The History of Windsurfing
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- Published: 08 January 2008
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The History of Windsurfing.
Windsurfing is a relatively new sport. A number of people have claimed to have invented windsurfing but many believe that Pete Chilvers from Hayling Island built the first windsurfer in 1958. However, the first patent was granted to Jim Drake and Hoyle Schweitzer in 1970 after 2 years with the patent office. There was some contention with Newman and Darby who fought bitter legal battles making the lawyers a fortune. This was due to Newman and Darby describing how a 3 metre boat could be sailed with no rudder just by heeling the boat. The main breakthrough was the universal joint that attached the board to the sail and it was this that won the patent for the Drake/Schweitzer team.
The original windsurfers were made of wood but later Drake and Schweitzer, unhappy with the wooden boards, began making much lighter polyethylene boards. The manufacturer of polyethylene, Dupont, was so impressed with this new use for their material they produced a number of articles for magazines and used it in their marketing of the time. This brought the attention of windsurfing to the masses with the sport becoming hugely popular in the early eighties.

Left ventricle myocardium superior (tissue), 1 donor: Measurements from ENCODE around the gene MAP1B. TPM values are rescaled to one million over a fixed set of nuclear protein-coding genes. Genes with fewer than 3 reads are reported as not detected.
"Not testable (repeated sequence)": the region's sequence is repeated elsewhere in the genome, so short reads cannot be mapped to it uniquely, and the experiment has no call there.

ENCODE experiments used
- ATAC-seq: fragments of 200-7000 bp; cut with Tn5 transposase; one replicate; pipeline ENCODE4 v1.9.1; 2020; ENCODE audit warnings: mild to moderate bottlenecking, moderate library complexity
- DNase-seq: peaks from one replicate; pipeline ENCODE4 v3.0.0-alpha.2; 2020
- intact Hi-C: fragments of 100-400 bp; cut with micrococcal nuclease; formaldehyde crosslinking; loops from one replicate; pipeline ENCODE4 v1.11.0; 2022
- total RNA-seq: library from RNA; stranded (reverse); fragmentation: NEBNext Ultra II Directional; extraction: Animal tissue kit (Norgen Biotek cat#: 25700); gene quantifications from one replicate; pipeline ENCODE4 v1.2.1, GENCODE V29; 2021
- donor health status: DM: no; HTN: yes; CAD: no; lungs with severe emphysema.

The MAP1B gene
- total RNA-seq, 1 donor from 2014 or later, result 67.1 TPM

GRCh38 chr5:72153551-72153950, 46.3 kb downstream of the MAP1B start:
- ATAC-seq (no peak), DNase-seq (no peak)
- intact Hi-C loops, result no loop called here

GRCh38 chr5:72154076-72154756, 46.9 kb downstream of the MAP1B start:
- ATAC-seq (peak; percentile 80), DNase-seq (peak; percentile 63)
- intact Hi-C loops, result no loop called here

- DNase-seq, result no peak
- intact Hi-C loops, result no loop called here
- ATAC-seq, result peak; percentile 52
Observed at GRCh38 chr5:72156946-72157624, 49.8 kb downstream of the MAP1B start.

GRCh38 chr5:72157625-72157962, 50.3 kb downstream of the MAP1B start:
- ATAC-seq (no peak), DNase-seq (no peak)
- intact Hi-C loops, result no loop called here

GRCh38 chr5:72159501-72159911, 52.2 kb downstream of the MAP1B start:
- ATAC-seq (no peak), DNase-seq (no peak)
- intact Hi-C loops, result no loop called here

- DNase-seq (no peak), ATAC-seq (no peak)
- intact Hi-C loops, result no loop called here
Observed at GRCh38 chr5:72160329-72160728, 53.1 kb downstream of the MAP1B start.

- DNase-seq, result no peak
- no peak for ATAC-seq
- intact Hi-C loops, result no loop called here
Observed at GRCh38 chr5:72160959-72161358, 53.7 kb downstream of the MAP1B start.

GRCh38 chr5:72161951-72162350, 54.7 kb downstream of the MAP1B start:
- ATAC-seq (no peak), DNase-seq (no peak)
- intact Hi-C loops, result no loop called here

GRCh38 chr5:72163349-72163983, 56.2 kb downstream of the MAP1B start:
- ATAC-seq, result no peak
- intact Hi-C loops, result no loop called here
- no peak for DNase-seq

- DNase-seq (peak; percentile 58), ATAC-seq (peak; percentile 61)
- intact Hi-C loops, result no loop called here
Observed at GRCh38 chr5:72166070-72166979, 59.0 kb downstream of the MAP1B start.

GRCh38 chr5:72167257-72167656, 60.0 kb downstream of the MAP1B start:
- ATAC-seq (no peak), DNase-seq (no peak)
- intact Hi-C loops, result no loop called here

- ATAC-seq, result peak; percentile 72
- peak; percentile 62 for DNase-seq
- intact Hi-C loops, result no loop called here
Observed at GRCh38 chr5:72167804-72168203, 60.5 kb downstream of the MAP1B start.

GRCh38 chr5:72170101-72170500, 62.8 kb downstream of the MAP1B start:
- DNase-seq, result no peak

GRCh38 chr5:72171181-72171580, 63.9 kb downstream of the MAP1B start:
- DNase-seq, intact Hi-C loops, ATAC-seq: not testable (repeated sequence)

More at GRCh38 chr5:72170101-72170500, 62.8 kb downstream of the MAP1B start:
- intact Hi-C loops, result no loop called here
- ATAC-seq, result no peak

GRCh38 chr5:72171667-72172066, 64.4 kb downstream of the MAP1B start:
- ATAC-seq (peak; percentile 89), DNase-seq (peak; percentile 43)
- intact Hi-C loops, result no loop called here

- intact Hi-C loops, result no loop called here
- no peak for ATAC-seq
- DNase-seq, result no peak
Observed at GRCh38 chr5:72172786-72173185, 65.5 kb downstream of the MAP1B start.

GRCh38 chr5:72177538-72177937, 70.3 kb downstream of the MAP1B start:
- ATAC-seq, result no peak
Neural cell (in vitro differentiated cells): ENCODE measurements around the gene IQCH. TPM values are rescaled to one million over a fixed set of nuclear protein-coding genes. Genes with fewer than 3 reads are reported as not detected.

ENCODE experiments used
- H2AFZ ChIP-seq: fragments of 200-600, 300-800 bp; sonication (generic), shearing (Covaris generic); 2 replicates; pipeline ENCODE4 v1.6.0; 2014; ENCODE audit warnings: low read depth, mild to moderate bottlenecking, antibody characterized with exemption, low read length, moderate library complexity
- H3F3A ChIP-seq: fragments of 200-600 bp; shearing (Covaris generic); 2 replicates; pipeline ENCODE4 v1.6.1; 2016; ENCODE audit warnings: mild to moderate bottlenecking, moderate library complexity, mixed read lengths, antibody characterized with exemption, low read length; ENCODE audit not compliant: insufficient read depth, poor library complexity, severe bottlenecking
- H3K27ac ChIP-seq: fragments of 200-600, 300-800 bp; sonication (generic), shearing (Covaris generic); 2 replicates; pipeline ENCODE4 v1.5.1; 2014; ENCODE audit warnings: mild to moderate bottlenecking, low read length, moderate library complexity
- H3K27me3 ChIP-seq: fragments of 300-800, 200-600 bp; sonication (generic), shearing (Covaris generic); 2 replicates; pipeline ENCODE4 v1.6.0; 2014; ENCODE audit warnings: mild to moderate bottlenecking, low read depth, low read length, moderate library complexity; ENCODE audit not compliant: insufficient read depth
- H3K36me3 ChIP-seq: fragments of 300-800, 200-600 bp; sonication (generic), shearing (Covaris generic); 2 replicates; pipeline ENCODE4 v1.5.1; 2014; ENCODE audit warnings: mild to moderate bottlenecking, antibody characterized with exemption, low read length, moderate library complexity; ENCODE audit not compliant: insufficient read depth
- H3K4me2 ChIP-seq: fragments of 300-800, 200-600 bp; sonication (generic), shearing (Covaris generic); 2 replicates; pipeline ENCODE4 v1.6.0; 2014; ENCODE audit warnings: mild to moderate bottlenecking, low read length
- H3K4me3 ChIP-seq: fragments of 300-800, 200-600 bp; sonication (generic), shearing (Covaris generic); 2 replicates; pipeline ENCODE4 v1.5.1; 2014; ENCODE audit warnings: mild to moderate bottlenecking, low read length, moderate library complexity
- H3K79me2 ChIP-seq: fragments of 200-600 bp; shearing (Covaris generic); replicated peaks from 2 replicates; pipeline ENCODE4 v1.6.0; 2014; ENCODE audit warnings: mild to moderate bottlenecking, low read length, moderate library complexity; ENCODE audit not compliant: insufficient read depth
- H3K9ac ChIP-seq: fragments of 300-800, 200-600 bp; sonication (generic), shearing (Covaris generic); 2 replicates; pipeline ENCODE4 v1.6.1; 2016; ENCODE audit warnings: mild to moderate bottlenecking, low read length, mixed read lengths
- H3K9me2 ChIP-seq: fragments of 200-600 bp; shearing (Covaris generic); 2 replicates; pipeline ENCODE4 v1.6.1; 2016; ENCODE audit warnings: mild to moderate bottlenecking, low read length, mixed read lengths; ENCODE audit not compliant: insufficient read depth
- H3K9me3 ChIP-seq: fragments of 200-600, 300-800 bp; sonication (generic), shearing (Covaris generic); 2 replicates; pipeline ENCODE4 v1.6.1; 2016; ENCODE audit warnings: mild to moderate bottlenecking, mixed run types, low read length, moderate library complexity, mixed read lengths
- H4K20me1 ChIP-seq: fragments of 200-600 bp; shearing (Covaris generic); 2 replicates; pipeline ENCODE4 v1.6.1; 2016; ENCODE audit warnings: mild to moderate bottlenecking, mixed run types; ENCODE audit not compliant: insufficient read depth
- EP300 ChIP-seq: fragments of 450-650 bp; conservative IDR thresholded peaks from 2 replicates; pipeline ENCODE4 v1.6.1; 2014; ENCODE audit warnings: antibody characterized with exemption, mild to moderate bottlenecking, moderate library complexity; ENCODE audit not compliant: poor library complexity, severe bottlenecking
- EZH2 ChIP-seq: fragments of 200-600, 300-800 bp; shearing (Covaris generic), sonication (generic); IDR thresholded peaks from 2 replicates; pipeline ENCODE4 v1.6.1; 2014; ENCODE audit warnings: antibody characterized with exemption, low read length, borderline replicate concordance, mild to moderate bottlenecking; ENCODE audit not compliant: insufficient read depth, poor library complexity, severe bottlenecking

Development soon stepped up with windsurfing companies springing up worldwide. The harness and footstraps took the sport to a new and exciting level. There were many longboard racing fleets but soon the development of the shortboard spurred new wave and speed competitions. With Robby Naish doing amazing tricks and jumps the sport was growing faster than ever. In 1980 windsurfing became an Olympic event and it's growth seemed unstoppable.
Unfortunately, by the mid 90s, following a global recession and the introduction of many other less wind-driven sports and activities to its target audience, windsurfings popularity began to wane. The sport had become inaccessible with mostly shortboards dominating. Longer, less wind-reliant boards had become unpopular due to competition rule changes regarding minimum wind speeds and fleets began to shrink because of the inherent unreliable nature of requiring a minimum windspeed. Plus, the lack of introduction and tuition of newcomers which previously had been easily available on friends equipment.
A resurgence is now in progress, thanks to the development of wider boards with their volume concentrated in a shorter overall length. This has made learning far easier whilst also increasing performance. With most brands going down the short and wide route, and sails also became lighter and more stable, to the point that for the first time in recent years windsurfing board sales actually increased year on year 2005-6 in a previous key market France.
Whilst here at home thanks to the efforts of Trevor Funnel amongst others, the London Boat Show featured Indoor Windsurfing for the first time, bringing the excitement, colour and spectacle to crowds of show goers who might otherwise not have realised the new versatility of modern windsurfing.
1977 Derk Thijs sailed at 17,1 knots.
1993 Thierry Bielak realises 45,34 knots